Emanuel honors police and fire heroes

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On the brutally cold January day when he rescued two unconscious victims from a burning Englewood house, Chicago Fire Department Captain Mauricio Rodriguez heard a muffled cough.

He thought the sound was coming from firefighters carrying the line behind him. He was wrong.

“I called out. I said, `Are you calling me?’ Didn’t hear anything. Heard a muffled cough again. So, I went back there to investigate and that’s where I saw the two victims,” said Rodriguez, 53.

On Tuesday, the 28-year veteran fire captain/EMT was awarded the Carter Harrison Award, this year’s highest honor for fire bravery.

Rodriguez heroics occurred during a Jan. 18 fire at 64th and Marshfield.

After hearing the cough and confirming that it wasn’t coming from his colleagues, Rodriguez fought through raging flames and thick black smoke to search the building for victims. He found three men, two of them unconscious, the third only semi-conscious and moaning for help.

Rodriguez is credited with fighting through “zero visibility”— without the aid of a thermal imaging camerato help him see — to get the first victim out of the building, then going back in to rescue the second unconscious victim.

“You just go by feel, instinct. You just kind of crawl your way in. It’s just like if I was to cover your eyes and let you crawl through your house. You’d feel your way around,” the father of three said after Tuesday’s ceremony.

“I can’t emphasize enough — if it wasn’t for the other guys who were there that day, the outcome would have been completely different… There’s so many people doing so many things at one time, to single one person out at a fire scene is something I have trouble getting a grasp around.”

Asked how it felt to save two lives, Rodriguez said, “Any time you do something that turns out well, you’re gonna be happy. That’s what we do. But we also see the other side of the coin where it doesn’t turn out the way we would like it to.”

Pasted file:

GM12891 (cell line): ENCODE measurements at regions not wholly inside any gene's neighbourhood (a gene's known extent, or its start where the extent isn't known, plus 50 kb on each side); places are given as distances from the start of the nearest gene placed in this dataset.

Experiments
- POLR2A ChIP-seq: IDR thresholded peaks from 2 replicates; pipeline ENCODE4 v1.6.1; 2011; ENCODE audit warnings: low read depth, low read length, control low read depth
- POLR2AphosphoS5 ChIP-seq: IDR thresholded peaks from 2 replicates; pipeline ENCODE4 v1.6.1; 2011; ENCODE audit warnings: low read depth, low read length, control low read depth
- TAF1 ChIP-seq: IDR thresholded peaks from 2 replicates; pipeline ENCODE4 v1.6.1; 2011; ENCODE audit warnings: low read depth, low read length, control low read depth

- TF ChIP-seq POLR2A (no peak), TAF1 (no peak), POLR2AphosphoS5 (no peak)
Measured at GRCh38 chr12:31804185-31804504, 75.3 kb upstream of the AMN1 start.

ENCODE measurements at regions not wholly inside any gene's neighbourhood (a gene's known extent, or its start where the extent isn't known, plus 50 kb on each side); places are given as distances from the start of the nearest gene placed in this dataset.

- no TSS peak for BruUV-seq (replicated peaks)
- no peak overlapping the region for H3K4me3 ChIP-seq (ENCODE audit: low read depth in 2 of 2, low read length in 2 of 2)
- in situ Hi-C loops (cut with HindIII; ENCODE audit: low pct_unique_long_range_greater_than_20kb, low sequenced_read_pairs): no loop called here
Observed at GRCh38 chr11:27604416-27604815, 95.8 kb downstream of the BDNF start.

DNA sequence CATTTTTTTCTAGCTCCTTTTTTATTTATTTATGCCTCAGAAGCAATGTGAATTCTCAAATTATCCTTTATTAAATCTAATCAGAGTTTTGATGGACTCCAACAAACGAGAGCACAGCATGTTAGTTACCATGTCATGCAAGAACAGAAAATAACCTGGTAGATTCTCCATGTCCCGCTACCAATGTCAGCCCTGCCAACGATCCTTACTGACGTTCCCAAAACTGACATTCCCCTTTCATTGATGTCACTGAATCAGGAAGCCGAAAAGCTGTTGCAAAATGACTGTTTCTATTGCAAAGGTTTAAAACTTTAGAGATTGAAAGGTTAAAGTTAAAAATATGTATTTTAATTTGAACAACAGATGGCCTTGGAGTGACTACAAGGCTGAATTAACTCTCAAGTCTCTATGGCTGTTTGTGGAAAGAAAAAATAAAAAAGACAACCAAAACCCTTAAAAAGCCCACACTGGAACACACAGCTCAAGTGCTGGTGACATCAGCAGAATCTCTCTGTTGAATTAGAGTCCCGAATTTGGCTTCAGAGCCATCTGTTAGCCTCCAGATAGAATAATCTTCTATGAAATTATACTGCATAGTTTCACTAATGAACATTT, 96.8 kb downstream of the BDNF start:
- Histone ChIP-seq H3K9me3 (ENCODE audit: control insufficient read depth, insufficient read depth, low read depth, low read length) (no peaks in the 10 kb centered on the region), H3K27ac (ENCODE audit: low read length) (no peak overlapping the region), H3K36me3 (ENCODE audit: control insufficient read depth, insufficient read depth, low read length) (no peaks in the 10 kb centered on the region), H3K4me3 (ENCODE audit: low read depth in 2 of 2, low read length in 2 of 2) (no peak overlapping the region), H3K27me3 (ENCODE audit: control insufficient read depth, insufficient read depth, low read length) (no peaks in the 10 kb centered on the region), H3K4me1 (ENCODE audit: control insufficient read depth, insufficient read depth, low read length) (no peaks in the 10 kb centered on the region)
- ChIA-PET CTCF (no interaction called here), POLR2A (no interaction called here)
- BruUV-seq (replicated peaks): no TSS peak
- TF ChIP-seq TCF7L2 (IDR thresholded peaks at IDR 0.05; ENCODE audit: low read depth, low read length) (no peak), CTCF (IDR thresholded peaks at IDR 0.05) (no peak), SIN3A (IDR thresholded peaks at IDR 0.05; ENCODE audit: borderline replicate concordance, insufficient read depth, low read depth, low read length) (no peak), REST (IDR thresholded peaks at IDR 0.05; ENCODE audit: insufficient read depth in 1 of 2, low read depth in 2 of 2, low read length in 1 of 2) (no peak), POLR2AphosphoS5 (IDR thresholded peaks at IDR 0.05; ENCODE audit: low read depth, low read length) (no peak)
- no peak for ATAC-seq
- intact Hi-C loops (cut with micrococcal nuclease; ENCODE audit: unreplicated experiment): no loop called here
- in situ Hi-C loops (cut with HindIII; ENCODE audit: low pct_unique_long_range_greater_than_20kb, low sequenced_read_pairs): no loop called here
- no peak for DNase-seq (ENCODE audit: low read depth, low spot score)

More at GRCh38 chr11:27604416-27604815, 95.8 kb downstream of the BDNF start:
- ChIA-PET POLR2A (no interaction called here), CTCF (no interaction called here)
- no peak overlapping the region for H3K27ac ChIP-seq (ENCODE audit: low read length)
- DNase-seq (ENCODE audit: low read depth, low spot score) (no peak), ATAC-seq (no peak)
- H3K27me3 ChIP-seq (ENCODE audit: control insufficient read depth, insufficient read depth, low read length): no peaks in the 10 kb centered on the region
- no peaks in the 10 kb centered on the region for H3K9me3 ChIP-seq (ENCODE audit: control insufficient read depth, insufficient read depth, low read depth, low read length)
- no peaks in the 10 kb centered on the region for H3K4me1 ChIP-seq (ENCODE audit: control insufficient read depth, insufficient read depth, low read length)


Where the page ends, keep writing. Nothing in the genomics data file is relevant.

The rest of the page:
The Lambert Tree Award, this year’s highest honor for police bravery, was awarded to Chicago Police Officer Abdullah Beyah.

Beyah’s moment to shine occurred on Aug. 28, 2012 after the Gresham District got a tip of an impending gang shooting and assigned the officer and his partner to a fixed location at 79th and Paulina.

There, they found giant dumpsters blocking entry to several alleys. That’s a sure sign that a gang shooting was about to go down and that gang members were plotting their post-shooting getaway.

While moving the dumpsters, Beyah and his partner heard shots going off in the 7800-block of South Marshfield. Seconds later, a masked gunman ran in front of their squad car, triggering a high-speed chase.

When the gunman jumped over a gate into a backyard, Beyah got out of the squad car, jumped over the gate and chased him on foot before coming face-to-face with the masked gunman, who was pointing a gun at the officer and firing at point-blank range.

Beyah dropped to his knees and shot the offender multiple times before the offender managed to hit him.

The body of a murder victim was found near the scene of the shoot-out.

“The first thing I did was I threw up my hand to kind of shield my face from taking the shot. I knew I was gonna get hit because we were that close. So, that was nothing but God that protected me,” Beyah recalled.

“I asked my partner when it was over how long was the incident. To me, it seemed a good five, 10 minutes. And it was all of 30 seconds. It seems like a lifetime. There was no one else on the street but me and him. It’s a scary situation for anyone to go through.”

Beyah said he’s been taught to train the way you want to perform so that, when you encounter real danger, your brain has a “file system” to recall that tells you how to react.

“If you’ve never encountered any kind of situation similar to that, there’s no file there to tell you how to react,” said Beyah, 37.

“But I was born and raised in the city of Chicago. I’ve seen people shot.…I’ve had family members shot. I lost my uncle when I was in high school. He was robbed on the way to work. He was shot. In high school, you see people shot in front of your school. It’s the city of Chicago.”

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